Warm days and cool nights are good, hail is bad and more on the meteorology behind an awesome or awful vintage.
How Weather Affects Wine
Vintage is about the last thing most casual wine drinkers look for on a label, but it can be a great indicator of what’s going on in the bottle. The best vintages, in any region, have a growing season that’s consistently warm day to day, with cool nights; no frost after budbreak; and rain in the growing season but not during harvest. In years that deviate from this ideal, the effect is noticeable. Hot vintages can result in higher alcohol levels, very ripe fruit and lower acidity; cold-vintage wines tend to be lighter bodied with higher acidity. If it’s too cold, grapes won’t ripen enough to be made into wine at all.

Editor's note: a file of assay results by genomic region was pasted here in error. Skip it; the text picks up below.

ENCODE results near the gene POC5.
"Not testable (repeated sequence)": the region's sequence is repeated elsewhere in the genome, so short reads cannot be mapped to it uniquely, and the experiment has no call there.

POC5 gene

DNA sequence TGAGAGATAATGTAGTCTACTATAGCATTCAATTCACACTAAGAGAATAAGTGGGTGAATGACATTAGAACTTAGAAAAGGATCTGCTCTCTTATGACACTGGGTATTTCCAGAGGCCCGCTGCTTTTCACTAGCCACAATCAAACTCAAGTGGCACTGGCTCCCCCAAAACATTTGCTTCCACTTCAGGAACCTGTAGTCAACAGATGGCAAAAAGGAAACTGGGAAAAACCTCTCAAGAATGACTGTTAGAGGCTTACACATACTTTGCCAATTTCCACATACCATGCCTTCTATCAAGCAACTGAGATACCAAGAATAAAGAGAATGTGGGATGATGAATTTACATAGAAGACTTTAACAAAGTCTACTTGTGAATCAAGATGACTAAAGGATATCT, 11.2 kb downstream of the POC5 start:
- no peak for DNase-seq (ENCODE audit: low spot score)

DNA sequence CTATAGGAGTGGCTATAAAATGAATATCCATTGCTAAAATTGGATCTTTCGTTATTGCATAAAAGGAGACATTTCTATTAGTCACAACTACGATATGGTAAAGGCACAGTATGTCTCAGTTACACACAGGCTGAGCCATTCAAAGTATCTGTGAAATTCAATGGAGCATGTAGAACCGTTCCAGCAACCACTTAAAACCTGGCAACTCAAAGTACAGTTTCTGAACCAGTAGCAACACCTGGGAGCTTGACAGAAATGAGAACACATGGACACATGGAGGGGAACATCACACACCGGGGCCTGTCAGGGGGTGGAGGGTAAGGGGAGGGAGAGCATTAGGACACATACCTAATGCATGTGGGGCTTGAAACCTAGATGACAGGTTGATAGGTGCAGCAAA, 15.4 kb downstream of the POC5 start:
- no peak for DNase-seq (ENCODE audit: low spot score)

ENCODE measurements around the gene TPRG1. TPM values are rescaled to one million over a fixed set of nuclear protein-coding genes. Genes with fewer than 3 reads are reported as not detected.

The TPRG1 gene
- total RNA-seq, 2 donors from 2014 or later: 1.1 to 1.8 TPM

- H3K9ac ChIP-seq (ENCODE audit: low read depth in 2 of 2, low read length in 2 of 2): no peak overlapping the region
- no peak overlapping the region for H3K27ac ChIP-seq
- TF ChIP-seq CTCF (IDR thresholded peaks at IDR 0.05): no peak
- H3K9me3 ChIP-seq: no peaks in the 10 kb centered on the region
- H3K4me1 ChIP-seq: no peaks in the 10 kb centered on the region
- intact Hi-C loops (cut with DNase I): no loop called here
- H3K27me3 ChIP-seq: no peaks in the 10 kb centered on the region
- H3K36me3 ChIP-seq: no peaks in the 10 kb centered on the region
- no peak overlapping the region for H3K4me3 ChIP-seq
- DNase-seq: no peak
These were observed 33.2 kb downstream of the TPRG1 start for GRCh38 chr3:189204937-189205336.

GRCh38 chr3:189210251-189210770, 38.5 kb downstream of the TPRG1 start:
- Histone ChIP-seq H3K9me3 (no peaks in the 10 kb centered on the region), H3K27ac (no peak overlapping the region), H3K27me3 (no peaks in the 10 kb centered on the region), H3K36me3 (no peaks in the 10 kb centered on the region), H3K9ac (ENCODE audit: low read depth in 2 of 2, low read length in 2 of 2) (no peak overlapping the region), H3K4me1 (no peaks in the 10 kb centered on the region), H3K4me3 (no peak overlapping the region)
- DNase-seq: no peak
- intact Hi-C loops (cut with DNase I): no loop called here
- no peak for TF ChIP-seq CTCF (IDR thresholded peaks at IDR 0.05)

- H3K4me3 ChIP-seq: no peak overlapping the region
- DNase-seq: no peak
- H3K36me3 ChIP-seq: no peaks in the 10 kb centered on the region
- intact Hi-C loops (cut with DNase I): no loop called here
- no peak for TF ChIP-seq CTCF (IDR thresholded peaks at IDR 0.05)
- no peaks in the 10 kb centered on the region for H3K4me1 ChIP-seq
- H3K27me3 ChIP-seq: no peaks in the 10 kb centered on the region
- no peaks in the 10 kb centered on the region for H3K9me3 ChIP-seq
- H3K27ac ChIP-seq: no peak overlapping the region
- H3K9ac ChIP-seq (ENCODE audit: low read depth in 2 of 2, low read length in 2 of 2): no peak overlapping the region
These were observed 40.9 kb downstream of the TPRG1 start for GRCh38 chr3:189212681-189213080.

How to Save a Vintage
Wine growers and meteorologists are in competition for the title of “most weather-obsessed.” Since the earliest days of winemaking, producers have been devising more-advanced ways to protect their vines. Today, many wineries use wind machines or even, in rare cases, helicopters to fend off frost. In hail-prone places like Argentina’s Mendoza, growers cover vines with nets or shoot off hail cannons, which create shock waves in clouds to break up ice crystals. In regions that permit irrigation, growers can use infrared sensors to pinpoint which parts of a vineyard most need water in a drought.